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Peaceful, Contaminated

Gantry Plaza State Park
Space. We all want more of it. Our apartments are too small; the subway is too damn crowded; the office is a coffin. Even parks don’t really solve the problem: the last time I tried to read a book in Central Park, a man sat next to me with a boombox. Gramercy Park is nice, if you’re one of the few people who has the key to get in. Madison Square Park and Bryant Park have their perks–but much of their spaces, for one reason or another, are often fenced off. On the other hand, Gantry Plaza State Park is the only park that actually feels like a park. Never heard of it? Most people haven’t, which is why it’s one of the last, quiet, anxiety-reducing spaces in the city. A set of four docks reach into the East River, drawing people (and their dogs) toward the skyline of Manhattan. Out here, it’s quiet. The water may be contaminated, but it looks nice in the setting sun. There’s flocks of birds–not pigeons, but birds! Real birds! The air is cleaner, almost breathable. You may be reminded that, from a distance, New York City doesn’t seem so bad. Also, the last scene of “Munich” was filmed here. It’s true.

Landmarks • Long Island City  •  Link It  •  Print It  •  Email It  •  Post a comment on this Radar

Infernally Southern (Don’t Stereotype!)

I’d heard that Dante’s did a big delivery service, and I think I understand why. Important thing first: the food is good. A native Northeasterner, I have only a vague arugula-eater’s notion of what ‘Southern Comfort Food’ should be. By strict definition, I felt both southern and comfy when the waitress started us off with warm cornbread and butter. Catfish fritters were crispy, tender, vaguely spicy, and whisker-free; ‘slooooow-cooked’ pulled pork was sweet and juicy; and for the oxymoronic-Southern-vegetarians, I cannot recommend the avocado ruben highly enough: avocado, Swiss cheese, sauerkraut, Russian dressing… Dang! Prolly a far sight from Auntie Marm’s lard-fried grits, but a gal could reckon to pull up roots and move on down to the bayou. The only strange part about Dante’s is the restaurant itself: WWF on one screen, Sabrina (original Bogey version) on the other, neon-murals, antique tiling, seating areas of various formalness, odd ambiance generally. But hey, I hear that you shouldn’t generalize the South, so maybe the hint of hodgepodge can be taken as homage to Southern diversity. And I ‘spose I could git it delivered, and brang a little Southern twang on home for some goood eatin’.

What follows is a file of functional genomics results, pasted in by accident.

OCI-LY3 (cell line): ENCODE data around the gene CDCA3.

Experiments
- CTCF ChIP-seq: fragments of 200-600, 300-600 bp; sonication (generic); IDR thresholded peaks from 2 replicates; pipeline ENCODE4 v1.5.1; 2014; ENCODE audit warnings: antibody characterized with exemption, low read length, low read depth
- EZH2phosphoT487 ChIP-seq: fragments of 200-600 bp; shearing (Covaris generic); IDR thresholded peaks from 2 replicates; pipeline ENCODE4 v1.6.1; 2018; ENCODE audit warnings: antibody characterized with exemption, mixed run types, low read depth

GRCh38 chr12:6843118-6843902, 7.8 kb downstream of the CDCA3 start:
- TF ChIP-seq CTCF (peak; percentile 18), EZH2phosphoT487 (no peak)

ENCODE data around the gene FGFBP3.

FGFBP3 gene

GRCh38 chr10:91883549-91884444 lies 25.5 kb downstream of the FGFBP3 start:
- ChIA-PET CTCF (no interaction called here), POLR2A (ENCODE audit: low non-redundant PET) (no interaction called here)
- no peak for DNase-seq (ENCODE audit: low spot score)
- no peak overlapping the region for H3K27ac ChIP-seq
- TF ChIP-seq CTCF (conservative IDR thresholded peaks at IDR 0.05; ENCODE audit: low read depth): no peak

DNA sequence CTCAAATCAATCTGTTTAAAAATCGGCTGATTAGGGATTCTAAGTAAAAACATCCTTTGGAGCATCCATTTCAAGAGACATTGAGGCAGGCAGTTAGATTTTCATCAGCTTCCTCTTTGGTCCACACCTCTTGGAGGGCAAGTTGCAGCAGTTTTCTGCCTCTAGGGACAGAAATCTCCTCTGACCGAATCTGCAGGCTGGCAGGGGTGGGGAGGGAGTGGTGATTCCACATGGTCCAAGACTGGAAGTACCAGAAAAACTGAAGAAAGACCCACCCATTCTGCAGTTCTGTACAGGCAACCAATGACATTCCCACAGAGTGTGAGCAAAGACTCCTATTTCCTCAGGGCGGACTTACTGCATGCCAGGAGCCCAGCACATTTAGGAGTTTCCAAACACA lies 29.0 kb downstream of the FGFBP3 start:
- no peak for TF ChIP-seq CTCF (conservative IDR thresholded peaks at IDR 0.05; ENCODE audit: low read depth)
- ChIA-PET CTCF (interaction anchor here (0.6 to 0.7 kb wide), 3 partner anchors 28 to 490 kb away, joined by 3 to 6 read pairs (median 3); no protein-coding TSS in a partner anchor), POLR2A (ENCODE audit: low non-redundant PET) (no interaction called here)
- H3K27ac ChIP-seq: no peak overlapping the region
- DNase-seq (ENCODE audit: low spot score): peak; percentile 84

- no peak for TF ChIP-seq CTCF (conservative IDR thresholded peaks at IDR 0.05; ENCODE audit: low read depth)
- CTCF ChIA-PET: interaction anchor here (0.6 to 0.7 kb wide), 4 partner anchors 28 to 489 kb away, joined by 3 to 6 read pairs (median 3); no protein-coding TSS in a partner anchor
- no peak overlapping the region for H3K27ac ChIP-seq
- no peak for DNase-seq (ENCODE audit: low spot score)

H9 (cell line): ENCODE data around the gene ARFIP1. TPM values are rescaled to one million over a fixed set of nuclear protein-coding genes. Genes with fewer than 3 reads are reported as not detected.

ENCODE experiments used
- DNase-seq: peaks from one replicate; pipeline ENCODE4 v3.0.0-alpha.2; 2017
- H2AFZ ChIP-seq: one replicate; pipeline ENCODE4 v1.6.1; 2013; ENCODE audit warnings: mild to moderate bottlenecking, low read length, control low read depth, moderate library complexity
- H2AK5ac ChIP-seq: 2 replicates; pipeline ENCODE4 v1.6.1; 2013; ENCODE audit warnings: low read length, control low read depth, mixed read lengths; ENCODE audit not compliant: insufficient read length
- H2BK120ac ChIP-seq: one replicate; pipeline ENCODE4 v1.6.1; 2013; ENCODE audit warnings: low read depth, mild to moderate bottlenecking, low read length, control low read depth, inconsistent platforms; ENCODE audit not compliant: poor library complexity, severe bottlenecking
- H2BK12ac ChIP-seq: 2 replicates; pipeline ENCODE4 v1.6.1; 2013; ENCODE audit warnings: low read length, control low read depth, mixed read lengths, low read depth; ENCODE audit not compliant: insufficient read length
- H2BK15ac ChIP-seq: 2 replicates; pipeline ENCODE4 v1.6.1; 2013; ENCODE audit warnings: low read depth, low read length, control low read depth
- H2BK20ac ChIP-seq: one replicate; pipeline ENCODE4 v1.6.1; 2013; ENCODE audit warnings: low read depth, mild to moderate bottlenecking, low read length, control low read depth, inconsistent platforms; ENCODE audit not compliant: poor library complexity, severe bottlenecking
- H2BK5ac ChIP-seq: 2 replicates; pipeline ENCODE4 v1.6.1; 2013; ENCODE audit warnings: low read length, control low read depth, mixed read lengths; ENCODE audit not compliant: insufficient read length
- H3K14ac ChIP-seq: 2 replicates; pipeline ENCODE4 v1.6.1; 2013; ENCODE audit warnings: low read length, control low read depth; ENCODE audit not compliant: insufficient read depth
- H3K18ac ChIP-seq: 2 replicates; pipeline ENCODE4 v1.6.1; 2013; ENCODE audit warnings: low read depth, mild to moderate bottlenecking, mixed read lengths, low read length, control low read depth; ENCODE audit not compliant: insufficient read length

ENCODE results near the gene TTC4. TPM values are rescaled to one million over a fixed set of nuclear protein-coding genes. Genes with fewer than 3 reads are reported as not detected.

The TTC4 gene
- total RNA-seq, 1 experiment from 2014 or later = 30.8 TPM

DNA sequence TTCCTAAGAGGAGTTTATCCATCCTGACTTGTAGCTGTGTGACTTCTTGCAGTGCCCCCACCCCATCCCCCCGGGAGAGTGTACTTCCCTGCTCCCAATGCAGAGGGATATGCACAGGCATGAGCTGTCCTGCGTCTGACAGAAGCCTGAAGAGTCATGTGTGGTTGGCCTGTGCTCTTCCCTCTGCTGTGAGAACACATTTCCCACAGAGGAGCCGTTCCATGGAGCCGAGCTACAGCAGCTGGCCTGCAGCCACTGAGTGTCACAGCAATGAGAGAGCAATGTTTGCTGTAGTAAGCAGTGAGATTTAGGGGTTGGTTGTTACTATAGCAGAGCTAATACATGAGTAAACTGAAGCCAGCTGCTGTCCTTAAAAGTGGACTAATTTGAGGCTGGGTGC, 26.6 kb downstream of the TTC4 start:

Restaurants • Williamsburg

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Blue Ribbon Sushi Brooklyn
Sushi restaurants, oftentimes, can be so stuffily mannered in the structured, fishy, Zen sense that it makes my perpetually agitated self want to scream, shout, consume my fish and toss about. Blue Ribbon Sushi, the best sushi this side of my wildest fantasies, is no exception. In fact, it is calm enough to give rise to insanity. Unscientifically (since I only ate there once) I can categorically declaim that few patrons at Blue Ribbon Sushi actually partake of the foodstuff, instead preferring to ostentatiously relax, read newspapers and chatter. Sake for one was $20. The miso soup arrived in parts. But don’t get the wrong idea: I liked this place! I won’t go again ’cause I like cheap fish, saving my money and causing a ruckus and not feeling bad about it, but I’ll still check out the bakery variant on Sullivan, of course.

Restaurants • Park Slope / Prospect Heights / Windsor Terrace

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Once in a Blue Moon

The Farm on Adderley
I wouldn’t be so silly as to rue the purported undoing of the rickety Dodgers lotus land Pete Hamill says looked like an Edward Hopper painting, smelled of peanuts and bestowed upon its inhabitants eternal life. And I’ve never been the kind of man to turn down a lady’s offer (be that lady a waitress) of diver scallops, sweet corn soup and airy, citified elegance amongst my 99 cent stores. But something does unnerve me about sleek restaurants with “agrarian appellations” popping up in residential neighborhoods. But, really, who am I kidding? My desire to eat tasty food will always triumph over undue, half-baked nostalgia. The clientele–families with young children, young people with themselves, graceful ancients–is relaxed and expected, considering the demographics of the neighborhood. I particularly enjoyed the free plastic animals. I don’t remember in what capacity I was given one, but I was thankful.

Restaurants • Kensington / Ditmas Park / Windsor Terrace

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